Re: Keeping user docs up-to-date with applications

> On Fri, 2006-03-24 at 21:15 +0100, Vincent Untz wrote:
> > Le vendredi 24 mars 2006 �6:20 +0300, Nickolay V. Shmyrev a �it :
> > > While looking on discussion of removed screensaver button and work
> > > work on GNOME docs translation, one interesting idea came to my mind.
> > > 
> > > Usually UI changes are accepted without change in user documentation
> > > thus making docs obsolete (for example, user docs still mention
> > > screensaver button and even more, they tell user about "Add to panel"
> > > popup menu with submenus). From other side, maintainers often reject
> > > patches with bad formatting or other code guidelines violation. Isn't it
> > > better to require that every UI-related patch should have doc patch as
> > > well. Usually new API should be documented, why do we ignore user docs?
> > > They aren't less important than coding style, probably they even more
> > > important.
> > 
> > The thing is that the docs are usually not maintained by the modules
> > maintainers. It's easy to reject (well, mark as "needs-work") patches
> > because of formatting or non-documentation of new API since those are
> > stuff that is the job of the maintainer. Not to mention that I wouldn't
> > qualify as someone who can write some part of the doc :-)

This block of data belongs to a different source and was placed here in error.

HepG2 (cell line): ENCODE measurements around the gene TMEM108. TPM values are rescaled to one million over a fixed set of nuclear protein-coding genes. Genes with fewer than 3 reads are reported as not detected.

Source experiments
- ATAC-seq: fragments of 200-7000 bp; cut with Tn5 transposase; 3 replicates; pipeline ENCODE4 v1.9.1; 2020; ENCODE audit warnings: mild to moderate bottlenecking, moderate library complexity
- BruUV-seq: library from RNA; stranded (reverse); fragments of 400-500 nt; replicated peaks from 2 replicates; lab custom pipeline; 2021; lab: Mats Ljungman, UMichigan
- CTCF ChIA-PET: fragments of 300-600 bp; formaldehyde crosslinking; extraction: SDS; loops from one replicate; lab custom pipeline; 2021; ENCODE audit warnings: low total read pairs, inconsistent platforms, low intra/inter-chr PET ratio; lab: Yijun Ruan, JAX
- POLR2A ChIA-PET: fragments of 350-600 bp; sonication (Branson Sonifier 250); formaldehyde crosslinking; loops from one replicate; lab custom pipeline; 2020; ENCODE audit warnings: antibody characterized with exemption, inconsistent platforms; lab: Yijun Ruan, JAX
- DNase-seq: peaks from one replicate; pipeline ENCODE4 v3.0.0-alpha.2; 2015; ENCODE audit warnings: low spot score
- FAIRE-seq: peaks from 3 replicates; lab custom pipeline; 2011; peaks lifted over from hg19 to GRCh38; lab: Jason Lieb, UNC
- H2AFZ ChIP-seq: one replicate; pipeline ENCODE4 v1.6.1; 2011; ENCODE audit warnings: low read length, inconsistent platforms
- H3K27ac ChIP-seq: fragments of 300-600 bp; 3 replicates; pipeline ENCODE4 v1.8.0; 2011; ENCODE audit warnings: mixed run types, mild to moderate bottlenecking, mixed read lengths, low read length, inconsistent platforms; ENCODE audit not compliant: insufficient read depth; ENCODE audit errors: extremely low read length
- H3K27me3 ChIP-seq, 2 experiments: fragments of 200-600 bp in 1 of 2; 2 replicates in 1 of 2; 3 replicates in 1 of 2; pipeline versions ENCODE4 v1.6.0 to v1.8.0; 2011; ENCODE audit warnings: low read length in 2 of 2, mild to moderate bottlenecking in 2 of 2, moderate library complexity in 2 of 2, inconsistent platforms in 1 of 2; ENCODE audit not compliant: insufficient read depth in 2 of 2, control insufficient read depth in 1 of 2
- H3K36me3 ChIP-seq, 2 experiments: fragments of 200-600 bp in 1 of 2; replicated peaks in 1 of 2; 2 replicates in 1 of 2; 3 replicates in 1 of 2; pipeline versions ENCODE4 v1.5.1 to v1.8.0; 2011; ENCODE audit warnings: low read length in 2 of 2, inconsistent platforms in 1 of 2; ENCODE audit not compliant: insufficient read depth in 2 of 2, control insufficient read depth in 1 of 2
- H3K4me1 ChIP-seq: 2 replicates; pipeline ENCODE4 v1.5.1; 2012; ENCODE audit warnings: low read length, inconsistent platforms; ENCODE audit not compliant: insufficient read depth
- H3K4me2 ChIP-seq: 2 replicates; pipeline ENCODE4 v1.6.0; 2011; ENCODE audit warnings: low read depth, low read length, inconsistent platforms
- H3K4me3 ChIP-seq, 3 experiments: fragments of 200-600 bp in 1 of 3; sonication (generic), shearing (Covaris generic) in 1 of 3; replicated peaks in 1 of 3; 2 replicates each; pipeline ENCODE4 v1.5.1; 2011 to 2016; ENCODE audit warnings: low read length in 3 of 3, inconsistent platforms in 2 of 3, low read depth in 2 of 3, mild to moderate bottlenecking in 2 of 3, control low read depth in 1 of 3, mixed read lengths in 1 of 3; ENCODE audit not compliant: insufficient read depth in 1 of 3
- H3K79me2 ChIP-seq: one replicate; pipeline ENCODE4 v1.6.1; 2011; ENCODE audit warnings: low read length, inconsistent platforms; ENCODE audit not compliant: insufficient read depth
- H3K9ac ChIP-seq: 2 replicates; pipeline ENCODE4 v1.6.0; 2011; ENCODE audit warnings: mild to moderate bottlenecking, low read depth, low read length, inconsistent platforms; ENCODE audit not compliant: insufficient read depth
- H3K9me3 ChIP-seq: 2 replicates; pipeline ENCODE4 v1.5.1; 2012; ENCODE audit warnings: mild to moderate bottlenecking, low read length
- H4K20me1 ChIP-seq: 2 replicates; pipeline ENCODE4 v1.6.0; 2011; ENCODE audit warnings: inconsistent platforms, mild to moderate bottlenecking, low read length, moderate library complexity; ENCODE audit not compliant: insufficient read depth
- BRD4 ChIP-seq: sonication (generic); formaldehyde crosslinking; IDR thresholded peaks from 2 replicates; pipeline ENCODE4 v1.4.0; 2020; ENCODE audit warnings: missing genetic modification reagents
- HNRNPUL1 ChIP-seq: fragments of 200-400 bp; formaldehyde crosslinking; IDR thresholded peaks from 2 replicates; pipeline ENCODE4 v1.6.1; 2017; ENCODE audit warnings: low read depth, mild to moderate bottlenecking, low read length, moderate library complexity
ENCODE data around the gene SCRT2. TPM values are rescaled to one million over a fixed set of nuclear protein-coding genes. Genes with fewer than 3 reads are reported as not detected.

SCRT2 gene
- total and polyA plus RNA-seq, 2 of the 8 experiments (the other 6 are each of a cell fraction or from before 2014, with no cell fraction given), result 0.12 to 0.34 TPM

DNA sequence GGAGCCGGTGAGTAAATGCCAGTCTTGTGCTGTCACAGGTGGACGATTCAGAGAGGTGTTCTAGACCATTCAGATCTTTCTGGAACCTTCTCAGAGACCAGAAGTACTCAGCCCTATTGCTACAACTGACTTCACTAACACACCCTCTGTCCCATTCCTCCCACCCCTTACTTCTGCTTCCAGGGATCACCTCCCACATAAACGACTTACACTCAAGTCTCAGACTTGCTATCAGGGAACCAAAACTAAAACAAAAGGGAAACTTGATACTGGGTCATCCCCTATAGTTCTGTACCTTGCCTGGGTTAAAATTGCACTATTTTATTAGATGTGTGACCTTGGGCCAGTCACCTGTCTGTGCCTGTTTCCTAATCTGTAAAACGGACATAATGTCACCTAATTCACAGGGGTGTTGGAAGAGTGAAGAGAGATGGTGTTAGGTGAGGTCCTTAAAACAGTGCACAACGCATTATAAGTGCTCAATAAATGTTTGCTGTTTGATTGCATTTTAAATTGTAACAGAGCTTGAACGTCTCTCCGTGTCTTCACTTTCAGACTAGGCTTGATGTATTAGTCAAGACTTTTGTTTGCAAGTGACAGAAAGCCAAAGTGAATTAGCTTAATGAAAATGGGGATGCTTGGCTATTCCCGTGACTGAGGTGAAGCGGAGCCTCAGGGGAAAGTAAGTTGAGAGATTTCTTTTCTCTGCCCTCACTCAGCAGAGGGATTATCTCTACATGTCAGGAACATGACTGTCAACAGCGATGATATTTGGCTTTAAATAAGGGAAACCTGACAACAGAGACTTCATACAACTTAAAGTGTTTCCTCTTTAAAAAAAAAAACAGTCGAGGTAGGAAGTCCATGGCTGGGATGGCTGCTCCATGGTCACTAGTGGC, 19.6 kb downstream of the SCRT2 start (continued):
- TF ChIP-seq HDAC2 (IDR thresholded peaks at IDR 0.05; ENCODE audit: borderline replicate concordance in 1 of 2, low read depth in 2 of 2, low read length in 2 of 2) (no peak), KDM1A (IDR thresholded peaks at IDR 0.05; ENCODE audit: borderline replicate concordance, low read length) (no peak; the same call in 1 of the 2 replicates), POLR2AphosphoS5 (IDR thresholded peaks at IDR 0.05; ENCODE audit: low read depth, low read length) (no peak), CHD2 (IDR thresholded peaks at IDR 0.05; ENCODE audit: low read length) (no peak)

> > 
> > Also, this is why the UI freeze does exist. Maybe it's too late for
> > documentation people, though. IMHO, a good first step would be to ask
> > maintainers to list all the big changes that has been done before UI
> > freeze.
> Agree completely.  Another option, however, is that whenever
> maintainers do something, they file a bug against the docs
> component of their product in bugzilla.  Generally speaking,
> this means that every time a developer spends hours and hours
> implementing a new feature, he needs to spend an additional
> five minutes writing a very basic outline of what the feature
> does in bugzilla.  A particularly nice maintainer might also
> list anticipated common gotchas or other quirks.

> Heck, if the feature (or substantial UI change or whatever)
> was implemented in response to a bug, the maintainer needn't
> even file a new docs bug.  He can just change the component
> of the existing bug, rather than closing it.
> This would give the documentation team a much better chance
> of documenting as we go, rather than in one lump sum at the
> end of the release cycle.
> --
> Shaun

An even easier solution would be to add the keyword UICHANGE to 
bugzilla, and let maintainers mark bugs with it whenever they
commit anything that changes the UI. In many cases, I think the
info in the bugreport would be enough. Of course - if it doesn't
have a bug report, one would have to be filed as Shaun suggested.


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